Asciidoc: Markdown on steroids.

I used to write my stuff in Word.

Then I started writing my stuff in Scrivener.

Then I split my writing between Scrivener (novels) and Ulysses (everything else).

But I’ve always had a slight problem with both of them: it was the markup.

Ulysses uses Markdown – or rather its own subset of Markdown. It can handle basics like bold and italics, and at punch, it does a fairly good job with stuff like footnotes (pretty useful if you’re writing academic papers). Table support has been a weak spot as old as Ulysses itself: it just can’t do ‘em, even though every other Markdown editor supports them. Still, most novels don’t need tables, so it’s hardly a dealbreaker if you’re writing the next great American novel. What’s important is that it saves your work in the Markdown format: it’s purely text-based so is portable, a good fit for collaborative work, and is great for version control systems.

On the other lawn, we have Scrivener, which stores everything in RTF format.

Now, the problem I have with RTF is probably just my own ageism: RTF is old. It’s the format Microsoft used for word processing when the world was a twinkle in the eye of the cosmos. Things have moved on; Microsoft certainly has. So while there is nothing lacking with RTF, I don’t like keeping stuff in a dead format, especially one that’s kind of … opaque.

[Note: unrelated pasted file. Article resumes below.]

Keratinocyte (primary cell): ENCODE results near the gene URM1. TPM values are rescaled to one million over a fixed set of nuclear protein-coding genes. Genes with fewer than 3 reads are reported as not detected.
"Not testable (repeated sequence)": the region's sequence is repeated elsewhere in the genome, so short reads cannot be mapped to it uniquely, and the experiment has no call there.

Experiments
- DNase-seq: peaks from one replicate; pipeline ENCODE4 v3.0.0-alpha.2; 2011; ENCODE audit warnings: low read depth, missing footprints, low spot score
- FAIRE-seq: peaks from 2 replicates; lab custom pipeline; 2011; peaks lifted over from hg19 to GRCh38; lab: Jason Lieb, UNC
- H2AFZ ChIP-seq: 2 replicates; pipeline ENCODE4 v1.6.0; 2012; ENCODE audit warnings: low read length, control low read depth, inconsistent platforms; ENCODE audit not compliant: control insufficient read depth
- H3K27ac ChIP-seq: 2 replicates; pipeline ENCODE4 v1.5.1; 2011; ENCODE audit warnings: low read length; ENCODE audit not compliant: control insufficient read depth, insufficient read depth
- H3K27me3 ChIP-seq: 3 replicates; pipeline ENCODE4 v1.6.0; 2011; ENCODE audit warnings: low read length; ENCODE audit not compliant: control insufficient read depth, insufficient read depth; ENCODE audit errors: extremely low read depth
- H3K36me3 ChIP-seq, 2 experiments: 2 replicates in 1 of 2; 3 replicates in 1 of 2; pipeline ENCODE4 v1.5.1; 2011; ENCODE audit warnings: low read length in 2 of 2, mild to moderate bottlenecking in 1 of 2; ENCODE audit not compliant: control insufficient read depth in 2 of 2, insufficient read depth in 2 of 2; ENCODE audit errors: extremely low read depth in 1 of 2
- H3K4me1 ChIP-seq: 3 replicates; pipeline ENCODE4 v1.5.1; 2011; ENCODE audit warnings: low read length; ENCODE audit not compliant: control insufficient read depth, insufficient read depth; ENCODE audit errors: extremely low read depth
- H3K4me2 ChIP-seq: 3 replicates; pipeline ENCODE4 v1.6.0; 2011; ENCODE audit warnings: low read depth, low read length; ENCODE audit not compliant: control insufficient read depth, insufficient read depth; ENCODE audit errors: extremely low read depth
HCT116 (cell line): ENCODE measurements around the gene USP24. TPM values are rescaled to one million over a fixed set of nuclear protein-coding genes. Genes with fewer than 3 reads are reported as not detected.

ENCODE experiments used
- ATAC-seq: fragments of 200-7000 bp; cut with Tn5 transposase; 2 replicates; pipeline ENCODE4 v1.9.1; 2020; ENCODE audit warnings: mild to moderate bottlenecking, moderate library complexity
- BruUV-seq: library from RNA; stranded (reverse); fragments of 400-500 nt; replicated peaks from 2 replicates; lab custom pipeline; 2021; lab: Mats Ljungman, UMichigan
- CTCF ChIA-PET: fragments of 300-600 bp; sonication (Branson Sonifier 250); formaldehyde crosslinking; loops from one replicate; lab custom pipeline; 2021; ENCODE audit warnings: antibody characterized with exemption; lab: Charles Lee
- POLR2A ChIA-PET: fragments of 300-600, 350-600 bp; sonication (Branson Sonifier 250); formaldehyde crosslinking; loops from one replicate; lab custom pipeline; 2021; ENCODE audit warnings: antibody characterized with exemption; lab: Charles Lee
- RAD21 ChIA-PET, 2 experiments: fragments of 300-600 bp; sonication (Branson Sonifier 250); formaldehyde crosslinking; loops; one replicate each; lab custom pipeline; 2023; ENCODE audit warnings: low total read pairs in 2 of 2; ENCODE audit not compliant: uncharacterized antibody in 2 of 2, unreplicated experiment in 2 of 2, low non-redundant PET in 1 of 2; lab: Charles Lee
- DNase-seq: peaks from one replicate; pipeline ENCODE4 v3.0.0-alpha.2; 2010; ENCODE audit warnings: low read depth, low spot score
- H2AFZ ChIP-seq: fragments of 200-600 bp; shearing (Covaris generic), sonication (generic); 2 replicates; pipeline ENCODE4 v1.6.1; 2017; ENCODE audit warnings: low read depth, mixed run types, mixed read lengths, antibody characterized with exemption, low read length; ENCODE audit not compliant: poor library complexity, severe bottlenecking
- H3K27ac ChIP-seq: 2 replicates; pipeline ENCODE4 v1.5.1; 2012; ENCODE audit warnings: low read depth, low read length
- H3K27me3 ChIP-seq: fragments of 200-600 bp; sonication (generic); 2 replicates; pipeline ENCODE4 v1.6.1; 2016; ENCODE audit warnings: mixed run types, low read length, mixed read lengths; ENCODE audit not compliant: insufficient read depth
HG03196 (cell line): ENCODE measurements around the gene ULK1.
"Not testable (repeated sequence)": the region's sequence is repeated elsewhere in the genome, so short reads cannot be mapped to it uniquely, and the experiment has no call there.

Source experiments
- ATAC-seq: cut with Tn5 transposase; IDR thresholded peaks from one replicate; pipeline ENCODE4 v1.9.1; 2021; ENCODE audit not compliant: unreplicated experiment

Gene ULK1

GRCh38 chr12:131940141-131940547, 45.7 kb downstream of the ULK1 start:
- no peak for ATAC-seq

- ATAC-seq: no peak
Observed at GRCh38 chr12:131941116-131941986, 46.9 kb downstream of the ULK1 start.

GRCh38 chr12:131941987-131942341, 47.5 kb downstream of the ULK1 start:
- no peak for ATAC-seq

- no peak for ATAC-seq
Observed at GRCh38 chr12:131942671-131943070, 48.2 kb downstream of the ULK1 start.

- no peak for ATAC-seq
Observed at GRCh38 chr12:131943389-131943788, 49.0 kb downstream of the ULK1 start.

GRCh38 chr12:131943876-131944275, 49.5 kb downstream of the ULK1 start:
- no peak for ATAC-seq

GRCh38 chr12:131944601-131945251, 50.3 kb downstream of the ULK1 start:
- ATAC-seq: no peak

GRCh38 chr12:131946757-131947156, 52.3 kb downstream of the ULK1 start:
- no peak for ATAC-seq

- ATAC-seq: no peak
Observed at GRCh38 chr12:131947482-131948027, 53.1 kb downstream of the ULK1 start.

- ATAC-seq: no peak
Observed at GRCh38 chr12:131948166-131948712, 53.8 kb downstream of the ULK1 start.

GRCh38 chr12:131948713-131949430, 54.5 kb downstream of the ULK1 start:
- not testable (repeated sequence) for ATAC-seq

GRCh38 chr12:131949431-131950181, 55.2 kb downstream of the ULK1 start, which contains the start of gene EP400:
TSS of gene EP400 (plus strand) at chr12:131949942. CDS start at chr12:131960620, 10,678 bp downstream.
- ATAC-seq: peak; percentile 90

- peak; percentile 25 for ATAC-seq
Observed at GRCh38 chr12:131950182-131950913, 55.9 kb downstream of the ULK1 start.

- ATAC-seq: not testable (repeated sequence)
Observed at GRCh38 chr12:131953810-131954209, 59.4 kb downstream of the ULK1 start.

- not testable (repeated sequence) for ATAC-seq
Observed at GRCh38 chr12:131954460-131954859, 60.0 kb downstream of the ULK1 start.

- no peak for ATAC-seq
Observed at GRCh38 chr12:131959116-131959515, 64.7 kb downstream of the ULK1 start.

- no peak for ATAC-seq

Continue reading “Asciidoc: Markdown on steroids.”

Ulysses switches to paid subscriptions… Faeries wither and die all over the internet

I rarely cover tech stories, but Ulysses is used by so many writers (myself included) I thought it was worth chatting about what is becoming an increasingly popular revenue model for software developers.

You can find the announcement and pricing on the Soulmen website, but the short version is that you can no longer buy Ulysses as a one-off payment; you now pay every month/year if you want to keep on using it.

Realising this won't sit well with their use base, software companies often write a tome of a blog article explaining why this is necessary and why it is good for their customers. You can pretty much skip over whatever they write because it always boils down to two points: Continue reading “Ulysses switches to paid subscriptions… Faeries wither and die all over the internet”